Mid-Management Buy In

by Ivor Soans    Aug 24, 2006

Getting top-management buy-in into IT is key to the success of the Enterprise IT Leader. However, in many intelligent Indian enterprises this is no longer a concern area for the Enterprise IT Leader, as visionary boards of directors and CEOs already understand the strategic edge that IT can provide to businesses. Though they don’t understand the nuts and bolts of IT, they understand the value that IT brings and thus more and more enterprises are becoming a knowledge-based organization as a strategic objective.

Unfortunately for the Enterprise IT Leader, this is no cause for celebration. While the board and the CEO support IT to the hilt, the support often ends at budgetary sanctions and encouragement. The board and CEO understand that many IT initiatives take a year or a couple of years to deliver results and that dovetails in quite nicely with the strategic vision that the board has, which is usually long-term too.

But on the ground, what makes the difference between success and failure is user acceptance. Mid-management has a huge role to play here since a vast majority of users directly report into this management layer. However, mid-management doesn’t operate at the strategic vision level, concerned as they are with day-to-day issues, which lead to quarterly results, half-yearly results and at best annual results.

Anything beyond this leads to a lack of interest and as a result IT suffers. Implementations are delayed because of lack of support, functional managers nominated to be part of committees overseeing IT implementations don’t seem very interested and even when implementations are completed, there is user resistance to change and this results in even more frustration for the Enterprise IT Leader.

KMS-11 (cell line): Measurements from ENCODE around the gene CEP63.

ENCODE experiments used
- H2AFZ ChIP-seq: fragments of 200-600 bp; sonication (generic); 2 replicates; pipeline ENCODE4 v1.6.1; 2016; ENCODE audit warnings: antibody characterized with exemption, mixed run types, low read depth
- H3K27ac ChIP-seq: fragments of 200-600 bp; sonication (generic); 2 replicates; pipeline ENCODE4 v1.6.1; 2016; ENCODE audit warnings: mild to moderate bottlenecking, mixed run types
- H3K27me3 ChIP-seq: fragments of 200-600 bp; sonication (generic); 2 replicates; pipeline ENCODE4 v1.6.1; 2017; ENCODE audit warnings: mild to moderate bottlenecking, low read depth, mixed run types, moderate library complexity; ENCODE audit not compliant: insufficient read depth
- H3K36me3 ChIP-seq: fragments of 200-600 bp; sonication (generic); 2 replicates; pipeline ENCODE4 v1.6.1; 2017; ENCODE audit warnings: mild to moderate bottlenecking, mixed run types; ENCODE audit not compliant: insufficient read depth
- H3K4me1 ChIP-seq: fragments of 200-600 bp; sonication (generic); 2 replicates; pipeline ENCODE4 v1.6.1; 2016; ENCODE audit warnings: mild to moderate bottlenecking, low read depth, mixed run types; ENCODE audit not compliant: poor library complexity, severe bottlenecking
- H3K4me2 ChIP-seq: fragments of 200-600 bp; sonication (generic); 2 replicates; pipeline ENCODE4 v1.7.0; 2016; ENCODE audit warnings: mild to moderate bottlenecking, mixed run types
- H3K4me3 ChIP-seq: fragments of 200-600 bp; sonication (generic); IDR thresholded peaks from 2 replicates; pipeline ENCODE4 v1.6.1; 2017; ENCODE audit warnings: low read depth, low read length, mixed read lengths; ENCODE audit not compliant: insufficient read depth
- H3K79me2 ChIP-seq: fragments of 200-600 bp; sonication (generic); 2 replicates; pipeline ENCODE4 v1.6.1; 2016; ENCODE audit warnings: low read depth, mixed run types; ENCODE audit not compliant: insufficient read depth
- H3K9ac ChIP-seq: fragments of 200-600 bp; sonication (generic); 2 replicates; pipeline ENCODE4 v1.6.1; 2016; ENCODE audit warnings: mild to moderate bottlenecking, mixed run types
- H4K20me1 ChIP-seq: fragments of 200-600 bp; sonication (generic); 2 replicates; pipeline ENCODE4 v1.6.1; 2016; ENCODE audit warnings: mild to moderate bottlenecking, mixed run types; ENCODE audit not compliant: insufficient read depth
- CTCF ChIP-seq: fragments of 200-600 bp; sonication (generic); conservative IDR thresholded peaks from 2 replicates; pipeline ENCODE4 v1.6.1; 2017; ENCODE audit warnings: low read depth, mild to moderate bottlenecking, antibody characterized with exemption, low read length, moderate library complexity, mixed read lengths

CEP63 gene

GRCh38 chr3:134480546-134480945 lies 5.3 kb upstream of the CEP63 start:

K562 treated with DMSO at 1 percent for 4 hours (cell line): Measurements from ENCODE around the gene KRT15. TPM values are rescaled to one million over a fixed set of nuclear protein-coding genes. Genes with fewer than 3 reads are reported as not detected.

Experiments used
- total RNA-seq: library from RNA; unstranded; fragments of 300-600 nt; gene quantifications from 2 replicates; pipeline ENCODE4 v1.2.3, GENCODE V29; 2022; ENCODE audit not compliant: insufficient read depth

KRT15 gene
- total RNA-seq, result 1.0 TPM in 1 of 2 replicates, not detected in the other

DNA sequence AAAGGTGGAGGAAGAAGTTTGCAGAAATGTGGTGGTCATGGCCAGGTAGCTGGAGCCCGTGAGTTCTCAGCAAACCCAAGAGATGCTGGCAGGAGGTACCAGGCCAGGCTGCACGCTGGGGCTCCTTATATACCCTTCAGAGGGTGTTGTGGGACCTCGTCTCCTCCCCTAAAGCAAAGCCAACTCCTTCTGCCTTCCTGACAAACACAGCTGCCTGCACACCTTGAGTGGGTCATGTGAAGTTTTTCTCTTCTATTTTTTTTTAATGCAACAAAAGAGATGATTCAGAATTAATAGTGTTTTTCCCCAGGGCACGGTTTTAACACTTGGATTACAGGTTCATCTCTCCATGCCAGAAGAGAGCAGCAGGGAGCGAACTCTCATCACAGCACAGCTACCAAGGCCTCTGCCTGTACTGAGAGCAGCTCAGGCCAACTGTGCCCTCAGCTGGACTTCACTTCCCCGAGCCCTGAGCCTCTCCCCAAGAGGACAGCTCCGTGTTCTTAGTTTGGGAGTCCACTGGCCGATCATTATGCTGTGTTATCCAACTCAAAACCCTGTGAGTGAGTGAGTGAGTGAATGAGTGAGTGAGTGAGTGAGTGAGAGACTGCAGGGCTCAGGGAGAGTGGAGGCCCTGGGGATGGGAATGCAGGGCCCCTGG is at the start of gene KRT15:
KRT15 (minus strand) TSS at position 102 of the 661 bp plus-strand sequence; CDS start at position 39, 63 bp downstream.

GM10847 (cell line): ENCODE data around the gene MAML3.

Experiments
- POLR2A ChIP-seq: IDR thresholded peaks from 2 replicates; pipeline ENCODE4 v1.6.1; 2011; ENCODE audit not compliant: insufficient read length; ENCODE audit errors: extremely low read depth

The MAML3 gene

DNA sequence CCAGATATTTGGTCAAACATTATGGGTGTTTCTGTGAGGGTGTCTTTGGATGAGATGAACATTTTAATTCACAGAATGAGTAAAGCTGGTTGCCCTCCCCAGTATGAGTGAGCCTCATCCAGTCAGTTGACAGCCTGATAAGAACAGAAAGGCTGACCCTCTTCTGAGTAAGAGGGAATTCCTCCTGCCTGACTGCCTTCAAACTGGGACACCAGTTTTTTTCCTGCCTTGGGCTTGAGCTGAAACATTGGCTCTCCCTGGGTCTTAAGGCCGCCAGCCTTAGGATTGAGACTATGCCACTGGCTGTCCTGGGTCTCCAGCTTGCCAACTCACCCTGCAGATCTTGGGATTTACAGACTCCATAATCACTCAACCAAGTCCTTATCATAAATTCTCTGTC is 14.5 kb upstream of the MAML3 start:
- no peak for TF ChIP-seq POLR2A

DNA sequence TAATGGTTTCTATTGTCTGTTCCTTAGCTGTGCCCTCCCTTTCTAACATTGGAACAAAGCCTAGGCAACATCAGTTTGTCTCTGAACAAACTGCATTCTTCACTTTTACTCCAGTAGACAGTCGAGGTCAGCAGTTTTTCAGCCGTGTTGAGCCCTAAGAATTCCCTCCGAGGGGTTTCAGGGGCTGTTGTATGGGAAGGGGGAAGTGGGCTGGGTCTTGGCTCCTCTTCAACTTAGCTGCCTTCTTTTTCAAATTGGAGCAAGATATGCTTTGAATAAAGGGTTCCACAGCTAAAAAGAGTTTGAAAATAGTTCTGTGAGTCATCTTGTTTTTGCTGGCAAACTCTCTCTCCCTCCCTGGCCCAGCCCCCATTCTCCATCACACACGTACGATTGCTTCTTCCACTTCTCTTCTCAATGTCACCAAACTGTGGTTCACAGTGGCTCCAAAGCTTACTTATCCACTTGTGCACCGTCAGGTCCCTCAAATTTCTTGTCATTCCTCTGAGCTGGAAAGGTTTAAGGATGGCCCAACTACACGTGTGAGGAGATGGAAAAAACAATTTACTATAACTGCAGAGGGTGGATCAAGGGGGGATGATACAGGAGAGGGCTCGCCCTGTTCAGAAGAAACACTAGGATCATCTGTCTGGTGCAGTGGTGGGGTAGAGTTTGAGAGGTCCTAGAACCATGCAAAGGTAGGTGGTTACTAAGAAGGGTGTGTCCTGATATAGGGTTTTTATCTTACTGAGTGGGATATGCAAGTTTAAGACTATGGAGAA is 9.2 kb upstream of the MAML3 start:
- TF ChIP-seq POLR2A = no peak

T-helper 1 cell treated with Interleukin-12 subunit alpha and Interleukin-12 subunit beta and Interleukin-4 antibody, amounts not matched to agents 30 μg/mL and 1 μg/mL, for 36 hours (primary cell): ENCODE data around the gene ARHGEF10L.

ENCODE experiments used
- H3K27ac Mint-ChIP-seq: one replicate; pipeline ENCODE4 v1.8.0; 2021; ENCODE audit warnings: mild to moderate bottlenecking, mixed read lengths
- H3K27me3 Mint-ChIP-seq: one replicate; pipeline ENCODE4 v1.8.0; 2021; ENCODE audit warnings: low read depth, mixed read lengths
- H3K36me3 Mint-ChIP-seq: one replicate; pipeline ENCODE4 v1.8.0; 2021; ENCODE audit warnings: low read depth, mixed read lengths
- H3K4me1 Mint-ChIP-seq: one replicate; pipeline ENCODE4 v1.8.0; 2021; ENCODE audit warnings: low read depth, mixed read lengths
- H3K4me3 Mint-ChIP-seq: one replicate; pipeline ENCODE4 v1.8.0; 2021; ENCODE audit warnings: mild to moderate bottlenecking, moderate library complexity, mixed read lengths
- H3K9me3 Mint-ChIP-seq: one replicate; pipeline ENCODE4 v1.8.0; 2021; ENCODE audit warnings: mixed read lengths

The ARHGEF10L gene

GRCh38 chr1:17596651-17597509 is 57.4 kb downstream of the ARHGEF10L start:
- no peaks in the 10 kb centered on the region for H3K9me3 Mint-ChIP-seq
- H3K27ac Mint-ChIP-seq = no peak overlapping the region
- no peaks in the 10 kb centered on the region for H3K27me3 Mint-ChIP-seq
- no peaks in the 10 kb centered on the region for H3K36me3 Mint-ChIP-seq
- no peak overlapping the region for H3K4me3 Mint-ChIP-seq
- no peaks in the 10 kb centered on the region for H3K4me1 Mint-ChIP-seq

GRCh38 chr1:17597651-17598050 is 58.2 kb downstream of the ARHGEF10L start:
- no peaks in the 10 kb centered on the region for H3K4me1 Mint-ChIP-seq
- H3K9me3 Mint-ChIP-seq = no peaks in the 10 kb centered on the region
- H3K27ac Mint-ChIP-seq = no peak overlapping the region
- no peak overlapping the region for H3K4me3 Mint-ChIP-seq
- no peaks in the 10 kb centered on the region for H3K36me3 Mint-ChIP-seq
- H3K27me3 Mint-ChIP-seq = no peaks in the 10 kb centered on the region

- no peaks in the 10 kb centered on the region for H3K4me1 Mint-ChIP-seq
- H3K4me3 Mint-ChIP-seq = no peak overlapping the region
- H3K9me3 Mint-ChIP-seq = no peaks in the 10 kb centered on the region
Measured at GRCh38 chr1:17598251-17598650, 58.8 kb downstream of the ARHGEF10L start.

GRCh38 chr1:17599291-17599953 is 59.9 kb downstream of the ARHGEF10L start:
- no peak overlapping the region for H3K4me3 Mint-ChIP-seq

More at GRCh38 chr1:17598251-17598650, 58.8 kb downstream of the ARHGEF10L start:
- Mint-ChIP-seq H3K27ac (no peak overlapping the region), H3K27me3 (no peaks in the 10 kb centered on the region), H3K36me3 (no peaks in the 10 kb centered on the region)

How do Enterprise IT Leaders tackle this issue? Since this is a mindset issue, pat answers that say ‘training’ and so on are obviously not meaningful solutions.

I think, the key here is building a people-friendly face to IT. Enterprise IT Leaders and their subordinates are technologists and often geeks and as a result, people-friendliness comes much lower on their priority list as compared to ensuring that systems are shipshape and humming along like clockwork. Unfortunately, while this brings about greater efficiency, it doesn’t win anyone friends, especially at the mid-management layer.

One suggestion would be, that Enterprise IT Leaders get their subordinates involved in building active networks and communities of practice with other functional mid-management heads. Helping IT mid-management co-ordinate better with functional mid-management will build and facilitate a collaborative culture and will yield results in the form of greater functional mid-management support for IT. Also, mid-management needs to be educated about the strategic importance of IT and benefits need to be demonstrated to build confidence and reduce resistance to change.